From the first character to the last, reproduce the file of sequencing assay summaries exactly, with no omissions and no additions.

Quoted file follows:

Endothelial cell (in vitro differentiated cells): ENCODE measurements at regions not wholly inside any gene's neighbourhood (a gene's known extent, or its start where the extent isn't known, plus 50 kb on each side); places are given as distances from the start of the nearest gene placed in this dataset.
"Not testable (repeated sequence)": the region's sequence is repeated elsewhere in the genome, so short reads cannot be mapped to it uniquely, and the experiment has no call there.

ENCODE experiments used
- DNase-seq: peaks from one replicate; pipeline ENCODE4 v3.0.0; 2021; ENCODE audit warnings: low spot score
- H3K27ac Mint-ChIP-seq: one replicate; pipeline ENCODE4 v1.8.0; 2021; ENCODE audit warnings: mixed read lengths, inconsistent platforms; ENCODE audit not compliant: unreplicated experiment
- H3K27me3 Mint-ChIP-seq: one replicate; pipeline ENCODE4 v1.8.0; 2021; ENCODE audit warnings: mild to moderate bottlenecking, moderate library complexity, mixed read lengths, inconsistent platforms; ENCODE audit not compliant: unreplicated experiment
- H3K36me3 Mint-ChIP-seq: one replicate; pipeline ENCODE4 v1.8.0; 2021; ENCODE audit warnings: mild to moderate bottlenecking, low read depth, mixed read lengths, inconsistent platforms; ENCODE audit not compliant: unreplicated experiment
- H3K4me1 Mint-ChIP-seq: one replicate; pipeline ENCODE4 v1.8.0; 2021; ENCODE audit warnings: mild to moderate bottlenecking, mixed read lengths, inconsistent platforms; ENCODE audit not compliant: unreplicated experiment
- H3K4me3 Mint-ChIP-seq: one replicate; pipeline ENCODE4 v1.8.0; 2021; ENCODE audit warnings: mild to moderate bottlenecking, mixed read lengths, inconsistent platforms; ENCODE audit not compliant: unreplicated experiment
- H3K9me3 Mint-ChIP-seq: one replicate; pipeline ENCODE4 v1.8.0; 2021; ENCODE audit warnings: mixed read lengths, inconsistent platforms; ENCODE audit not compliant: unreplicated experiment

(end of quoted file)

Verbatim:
Endothelial cell (in vitro differentiated cells): ENCODE measurements at regions not wholly inside any gene's neighbourhood (a gene's known extent, or its start where the extent isn't known, plus 50 kb on each side); places are given as distances from the start of the nearest gene placed in this dataset.
"Not testable (repeated sequence)": the region's sequence is repeated elsewhere in the genome, so short reads cannot be mapped to it uniquely, and the experiment has no call there.

ENCODE experiments used
- DNase-seq: peaks from one replicate; pipeline ENCODE4 v3.0.0; 2021; ENCODE audit warnings: low spot score
- H3K27ac Mint-ChIP-seq: one replicate; pipeline ENCODE4 v1.8.0; 2021; ENCODE audit warnings: mixed read lengths, inconsistent platforms; ENCODE audit not compliant: unreplicated experiment
- H3K27me3 Mint-ChIP-seq: one replicate; pipeline ENCODE4 v1.8.0; 2021; ENCODE audit warnings: mild to moderate bottlenecking, moderate library complexity, mixed read lengths, inconsistent platforms; ENCODE audit not compliant: unreplicated experiment
- H3K36me3 Mint-ChIP-seq: one replicate; pipeline ENCODE4 v1.8.0; 2021; ENCODE audit warnings: mild to moderate bottlenecking, low read depth, mixed read lengths, inconsistent platforms; ENCODE audit not compliant: unreplicated experiment
- H3K4me1 Mint-ChIP-seq: one replicate; pipeline ENCODE4 v1.8.0; 2021; ENCODE audit warnings: mild to moderate bottlenecking, mixed read lengths, inconsistent platforms; ENCODE audit not compliant: unreplicated experiment
- H3K4me3 Mint-ChIP-seq: one replicate; pipeline ENCODE4 v1.8.0; 2021; ENCODE audit warnings: mild to moderate bottlenecking, mixed read lengths, inconsistent platforms; ENCODE audit not compliant: unreplicated experiment
- H3K9me3 Mint-ChIP-seq: one replicate; pipeline ENCODE4 v1.8.0; 2021; ENCODE audit warnings: mixed read lengths, inconsistent platforms; ENCODE audit not compliant: unreplicated experiment